Ninth Circuit withdraws Altera opinion

By Alistair M. Nevius, J.D.

The Ninth Circuit on Tuesday announced that it is withdrawing its July 24 opinion in the Altera Corp. case (Altera Corp., No. 16-70496 (9th Cir. 8/7/18) (opinion withdrawn)). The order announcing the withdrawal says it is being done “to allow time for the reconstituted panel to confer on this appeal.”

The panel of judges has been reconstituted because one of the original judges in the case, Stephen Reinhardt, died before the opinion was issued (although the opinion says he “fully participated in this case and formally concurred in the majority opinion prior to his death” (Altera Corp., slip op. at 1, fn.)).

Reinhardt has been replaced on the three-judge panel by Judge Susan Graber.

The Ninth Circuit’s July 24 decision had reversed a Tax Court decision holding Regs. Sec. 1.482-7A(d)(2) to be invalid under the Administrative Procedure Act (APA) (Altera, 145 T.C. 91 (2015)). The Ninth Circuit found that the regulation, which requires related entities to share the cost of employee stock compensation for their cost-sharing arrangements to be considered qualified cost-sharing arrangements (QCSAs) and avoid IRS adjustment, withstands scrutiny under general administrative law principles and is therefore valid. (For prior coverage, see “Stock-Based Compensation Cost-Sharing Regs. Valid.”)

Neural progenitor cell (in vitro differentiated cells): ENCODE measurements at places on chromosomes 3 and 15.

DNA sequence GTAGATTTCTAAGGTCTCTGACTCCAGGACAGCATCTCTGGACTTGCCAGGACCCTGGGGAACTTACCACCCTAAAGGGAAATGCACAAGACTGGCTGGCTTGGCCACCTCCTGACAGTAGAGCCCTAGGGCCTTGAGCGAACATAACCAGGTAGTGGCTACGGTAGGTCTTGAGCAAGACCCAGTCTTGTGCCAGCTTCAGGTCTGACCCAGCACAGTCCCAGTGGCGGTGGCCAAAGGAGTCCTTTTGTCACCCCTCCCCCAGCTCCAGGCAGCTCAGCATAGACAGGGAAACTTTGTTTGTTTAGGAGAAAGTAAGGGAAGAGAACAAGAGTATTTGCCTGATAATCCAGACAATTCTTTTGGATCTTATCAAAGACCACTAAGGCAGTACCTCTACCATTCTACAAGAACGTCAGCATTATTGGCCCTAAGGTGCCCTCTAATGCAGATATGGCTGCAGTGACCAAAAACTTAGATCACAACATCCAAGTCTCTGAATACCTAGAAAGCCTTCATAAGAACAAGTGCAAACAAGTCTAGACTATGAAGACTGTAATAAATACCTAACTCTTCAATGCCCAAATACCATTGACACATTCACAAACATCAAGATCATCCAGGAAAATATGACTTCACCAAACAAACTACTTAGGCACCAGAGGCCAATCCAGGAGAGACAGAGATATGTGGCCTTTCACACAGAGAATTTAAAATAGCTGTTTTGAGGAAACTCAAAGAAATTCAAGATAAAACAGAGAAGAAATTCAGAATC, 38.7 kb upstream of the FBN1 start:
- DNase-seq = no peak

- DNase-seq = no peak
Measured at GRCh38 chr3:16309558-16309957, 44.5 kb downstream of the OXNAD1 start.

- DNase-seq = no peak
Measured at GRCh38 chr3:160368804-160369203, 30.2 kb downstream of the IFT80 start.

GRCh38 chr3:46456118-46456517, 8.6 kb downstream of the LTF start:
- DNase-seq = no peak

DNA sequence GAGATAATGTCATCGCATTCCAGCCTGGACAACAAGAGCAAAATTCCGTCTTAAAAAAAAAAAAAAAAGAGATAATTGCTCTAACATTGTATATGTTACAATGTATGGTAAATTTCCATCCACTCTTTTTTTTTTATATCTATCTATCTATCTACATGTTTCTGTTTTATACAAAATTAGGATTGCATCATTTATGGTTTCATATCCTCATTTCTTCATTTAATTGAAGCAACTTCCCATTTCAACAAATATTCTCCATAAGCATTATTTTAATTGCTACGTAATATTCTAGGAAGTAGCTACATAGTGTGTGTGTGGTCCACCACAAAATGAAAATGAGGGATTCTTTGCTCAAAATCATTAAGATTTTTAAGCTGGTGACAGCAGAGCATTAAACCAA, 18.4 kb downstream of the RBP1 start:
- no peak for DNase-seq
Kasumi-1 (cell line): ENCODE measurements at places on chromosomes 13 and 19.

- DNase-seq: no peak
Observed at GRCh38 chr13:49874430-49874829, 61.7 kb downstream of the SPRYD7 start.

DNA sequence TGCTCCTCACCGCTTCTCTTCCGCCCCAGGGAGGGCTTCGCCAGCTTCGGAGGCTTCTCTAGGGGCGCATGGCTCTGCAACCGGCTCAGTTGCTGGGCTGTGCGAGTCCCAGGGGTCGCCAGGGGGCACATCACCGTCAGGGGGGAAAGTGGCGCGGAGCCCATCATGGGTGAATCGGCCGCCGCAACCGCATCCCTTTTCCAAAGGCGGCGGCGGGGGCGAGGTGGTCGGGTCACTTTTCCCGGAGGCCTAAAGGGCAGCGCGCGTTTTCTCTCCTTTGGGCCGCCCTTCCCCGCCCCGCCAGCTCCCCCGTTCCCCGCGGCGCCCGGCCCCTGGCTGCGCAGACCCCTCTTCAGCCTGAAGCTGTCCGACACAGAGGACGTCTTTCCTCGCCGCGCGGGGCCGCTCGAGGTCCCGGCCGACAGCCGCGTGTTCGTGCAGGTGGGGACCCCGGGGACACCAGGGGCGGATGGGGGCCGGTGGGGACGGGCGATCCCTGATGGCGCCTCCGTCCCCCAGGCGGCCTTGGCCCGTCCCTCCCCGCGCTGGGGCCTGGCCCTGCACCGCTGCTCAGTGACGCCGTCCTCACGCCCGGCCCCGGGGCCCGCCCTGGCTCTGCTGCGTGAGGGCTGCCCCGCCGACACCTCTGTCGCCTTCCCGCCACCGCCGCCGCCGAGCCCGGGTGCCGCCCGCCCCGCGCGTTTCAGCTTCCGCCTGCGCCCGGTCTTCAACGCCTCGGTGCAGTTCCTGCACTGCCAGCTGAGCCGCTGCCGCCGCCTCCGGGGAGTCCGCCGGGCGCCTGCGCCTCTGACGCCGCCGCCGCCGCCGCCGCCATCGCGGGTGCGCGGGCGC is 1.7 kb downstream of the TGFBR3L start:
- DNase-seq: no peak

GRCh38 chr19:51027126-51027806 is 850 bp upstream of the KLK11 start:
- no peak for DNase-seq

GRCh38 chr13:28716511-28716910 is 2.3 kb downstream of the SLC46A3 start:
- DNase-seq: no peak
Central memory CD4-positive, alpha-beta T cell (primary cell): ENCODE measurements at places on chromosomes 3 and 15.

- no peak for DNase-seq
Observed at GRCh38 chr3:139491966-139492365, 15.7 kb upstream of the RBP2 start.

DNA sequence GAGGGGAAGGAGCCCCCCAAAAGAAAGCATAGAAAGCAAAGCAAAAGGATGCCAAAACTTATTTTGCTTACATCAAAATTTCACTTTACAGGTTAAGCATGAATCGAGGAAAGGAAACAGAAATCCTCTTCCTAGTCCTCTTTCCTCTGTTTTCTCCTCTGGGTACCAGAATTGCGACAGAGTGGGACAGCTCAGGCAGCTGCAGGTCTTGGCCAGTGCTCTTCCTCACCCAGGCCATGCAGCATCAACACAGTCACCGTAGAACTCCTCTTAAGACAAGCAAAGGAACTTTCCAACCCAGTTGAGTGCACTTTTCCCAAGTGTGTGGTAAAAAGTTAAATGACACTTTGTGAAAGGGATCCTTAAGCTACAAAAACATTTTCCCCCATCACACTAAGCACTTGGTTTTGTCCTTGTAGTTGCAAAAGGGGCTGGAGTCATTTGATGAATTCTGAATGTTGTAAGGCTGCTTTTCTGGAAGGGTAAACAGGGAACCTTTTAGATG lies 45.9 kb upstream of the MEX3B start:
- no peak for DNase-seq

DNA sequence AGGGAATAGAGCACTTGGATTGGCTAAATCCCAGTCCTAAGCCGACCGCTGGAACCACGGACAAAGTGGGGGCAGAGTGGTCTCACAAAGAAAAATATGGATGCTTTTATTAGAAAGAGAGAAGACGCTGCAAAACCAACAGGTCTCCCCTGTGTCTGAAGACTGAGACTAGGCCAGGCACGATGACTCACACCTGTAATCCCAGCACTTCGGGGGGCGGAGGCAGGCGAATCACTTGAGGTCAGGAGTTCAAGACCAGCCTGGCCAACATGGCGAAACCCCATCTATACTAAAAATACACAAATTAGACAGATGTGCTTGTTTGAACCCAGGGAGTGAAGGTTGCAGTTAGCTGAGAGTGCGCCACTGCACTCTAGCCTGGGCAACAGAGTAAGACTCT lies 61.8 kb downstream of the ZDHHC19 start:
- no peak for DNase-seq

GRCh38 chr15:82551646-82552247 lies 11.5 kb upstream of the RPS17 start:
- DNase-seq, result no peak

Alistair M. Nevius (Alistair.Nevius@aicpa-cima.com) is JofA’s editor-in-chief, tax.

Where to find November’s flipbook issue

The Journal of Accountancy is now completely digital. 

 

 

 

SPONSORED REPORT

Get Clients Ready for Tax Season

This comprehensive report looks at the changes to the child tax credit, earned income tax credit, and child and dependent care credit caused by the expiration of provisions in the American Rescue Plan Act; the ability e-file more returns in the Form 1040 series; automobile mileage deductions; the alternative minimum tax; gift tax exemptions; strategies for accelerating or postponing income and deductions; and retirement and estate planning.